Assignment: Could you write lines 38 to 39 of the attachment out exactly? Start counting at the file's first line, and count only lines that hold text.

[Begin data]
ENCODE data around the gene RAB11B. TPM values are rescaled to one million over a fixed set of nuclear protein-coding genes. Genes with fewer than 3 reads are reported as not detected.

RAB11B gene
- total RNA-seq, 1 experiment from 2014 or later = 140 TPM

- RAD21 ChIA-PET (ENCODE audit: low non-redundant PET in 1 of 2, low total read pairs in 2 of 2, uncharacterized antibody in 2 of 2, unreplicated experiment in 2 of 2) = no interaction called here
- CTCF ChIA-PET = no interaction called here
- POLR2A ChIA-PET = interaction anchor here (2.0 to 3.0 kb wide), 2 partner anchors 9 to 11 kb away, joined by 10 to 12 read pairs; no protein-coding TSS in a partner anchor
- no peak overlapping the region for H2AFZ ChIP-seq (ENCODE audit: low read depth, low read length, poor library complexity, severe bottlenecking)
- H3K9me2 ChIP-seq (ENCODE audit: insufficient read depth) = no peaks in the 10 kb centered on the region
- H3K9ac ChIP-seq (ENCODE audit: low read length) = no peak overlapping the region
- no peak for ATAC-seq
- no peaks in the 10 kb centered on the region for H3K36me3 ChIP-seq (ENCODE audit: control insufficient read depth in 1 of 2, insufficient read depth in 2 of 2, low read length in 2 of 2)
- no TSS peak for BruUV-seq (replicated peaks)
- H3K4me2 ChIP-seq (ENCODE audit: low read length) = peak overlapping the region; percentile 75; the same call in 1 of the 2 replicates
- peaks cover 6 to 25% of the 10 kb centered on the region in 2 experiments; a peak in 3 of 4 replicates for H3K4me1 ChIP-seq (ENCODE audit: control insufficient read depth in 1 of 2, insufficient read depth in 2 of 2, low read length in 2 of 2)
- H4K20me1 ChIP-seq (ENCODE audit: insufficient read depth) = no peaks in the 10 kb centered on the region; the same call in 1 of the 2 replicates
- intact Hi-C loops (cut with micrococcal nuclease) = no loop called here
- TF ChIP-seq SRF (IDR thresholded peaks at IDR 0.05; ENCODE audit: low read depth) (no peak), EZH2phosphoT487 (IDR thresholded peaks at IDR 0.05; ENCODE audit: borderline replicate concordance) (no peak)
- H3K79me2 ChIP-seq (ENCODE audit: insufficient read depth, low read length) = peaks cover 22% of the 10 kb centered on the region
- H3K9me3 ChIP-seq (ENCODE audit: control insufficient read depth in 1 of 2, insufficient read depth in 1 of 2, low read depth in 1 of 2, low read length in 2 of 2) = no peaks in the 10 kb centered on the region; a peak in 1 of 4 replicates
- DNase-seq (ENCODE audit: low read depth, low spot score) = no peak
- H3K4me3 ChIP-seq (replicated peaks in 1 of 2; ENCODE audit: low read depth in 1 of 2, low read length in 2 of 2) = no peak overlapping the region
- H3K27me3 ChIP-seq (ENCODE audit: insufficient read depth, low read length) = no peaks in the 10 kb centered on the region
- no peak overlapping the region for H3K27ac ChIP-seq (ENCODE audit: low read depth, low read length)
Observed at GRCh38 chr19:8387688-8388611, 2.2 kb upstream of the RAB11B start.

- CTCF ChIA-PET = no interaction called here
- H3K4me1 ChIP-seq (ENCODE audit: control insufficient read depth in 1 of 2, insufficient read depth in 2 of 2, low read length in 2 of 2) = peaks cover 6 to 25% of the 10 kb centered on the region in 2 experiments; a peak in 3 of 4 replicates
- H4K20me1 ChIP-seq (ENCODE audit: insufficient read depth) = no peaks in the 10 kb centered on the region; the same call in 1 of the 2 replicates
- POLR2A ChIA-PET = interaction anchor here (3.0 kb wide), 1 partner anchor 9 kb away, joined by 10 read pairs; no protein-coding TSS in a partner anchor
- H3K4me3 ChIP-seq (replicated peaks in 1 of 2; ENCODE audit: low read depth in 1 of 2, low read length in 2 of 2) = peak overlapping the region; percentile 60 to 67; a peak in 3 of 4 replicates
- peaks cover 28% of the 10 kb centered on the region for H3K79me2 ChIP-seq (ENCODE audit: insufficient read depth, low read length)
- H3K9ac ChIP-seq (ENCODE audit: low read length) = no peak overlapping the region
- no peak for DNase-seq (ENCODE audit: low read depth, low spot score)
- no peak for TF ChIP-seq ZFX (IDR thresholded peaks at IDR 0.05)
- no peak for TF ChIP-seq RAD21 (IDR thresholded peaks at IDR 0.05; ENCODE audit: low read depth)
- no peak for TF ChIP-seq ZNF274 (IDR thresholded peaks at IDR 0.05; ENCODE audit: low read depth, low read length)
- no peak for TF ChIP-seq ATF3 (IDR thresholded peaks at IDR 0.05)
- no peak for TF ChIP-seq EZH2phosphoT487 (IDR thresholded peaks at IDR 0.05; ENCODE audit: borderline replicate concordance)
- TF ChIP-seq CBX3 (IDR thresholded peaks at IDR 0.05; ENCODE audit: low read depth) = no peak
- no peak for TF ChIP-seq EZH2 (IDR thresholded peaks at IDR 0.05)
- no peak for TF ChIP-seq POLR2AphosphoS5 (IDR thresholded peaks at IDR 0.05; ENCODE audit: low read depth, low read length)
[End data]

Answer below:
- TF ChIP-seq CBX3 (IDR thresholded peaks at IDR 0.05; ENCODE audit: low read depth) = no peak
- no peak for TF ChIP-seq EZH2 (IDR thresholded peaks at IDR 0.05)